Stocks are assets. The true value of any asset is simply the discounted value of all future cash flows. This holds true for stocks, bonds, property, natural resources, and even collectibles. To calculate the value of an asset you simply estimate all future cash flows and discount them at an appropriate rate. When you go through this exercise for a company you quickly realize that the value of any individual year’s worth of cash flows accounts for a relatively small portion of that company’s value. The majority of a company’s value is determined by adding up discounted cash flows far into the future. Chart 1 shows cash flow as a percentage of total company value for a firm growing at 6% annually assuming a 10% discount rate.
A year or two of dismal cash flows impacts the value of a company to a much smaller degree than one would expect based on share price fluctuations. Even if we are entering a deep and prolonged recession that wipes out all cash flows on the S&P 500 in both 2009 and 2010, the intrinsic value of the index would only decline about 7%. But the S&P 500 is down 40% year to date. The difference between the drop in price and value can be explained by a change in the discount rate. The discount rate is made up of an interest component and a risk premium for owning stocks versus treasuries. The risk premium is determined mostly by investor sentiment. When investors are fearful they demand a greater return (higher discount rate) to buy stocks and when they are greedy (lower discount rate) they demand a lower return. When investor sentiment falls, the discount rate rises and stock prices fall. Today, bearish sentiment is at its worst level on record (Chart 2).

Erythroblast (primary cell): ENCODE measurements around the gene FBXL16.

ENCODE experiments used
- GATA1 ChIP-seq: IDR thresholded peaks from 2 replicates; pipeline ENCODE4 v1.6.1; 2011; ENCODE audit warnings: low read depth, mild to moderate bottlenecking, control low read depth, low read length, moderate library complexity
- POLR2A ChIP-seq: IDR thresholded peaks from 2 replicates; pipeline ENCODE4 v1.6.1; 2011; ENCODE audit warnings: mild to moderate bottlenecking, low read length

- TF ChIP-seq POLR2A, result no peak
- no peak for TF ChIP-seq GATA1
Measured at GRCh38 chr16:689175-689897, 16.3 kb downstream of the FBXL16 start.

As a result, stock prices have fallen much more than they should have based only on the prospect of lower cash flows. Moving forward, a higher risk premium indicates higher future returns. And higher future returns are already indicated by the dividend yield on the S&P 500 which is approaching multi-decade highs. When you fully grasp the fact that the wild fluctuations in stock prices are due much more to volatile, unpredictable, and reversible investor sentiment, 500 point swings in the Dow and gloom and doom from the financial media are far less worrisome.
Jeremy Jones, CFA
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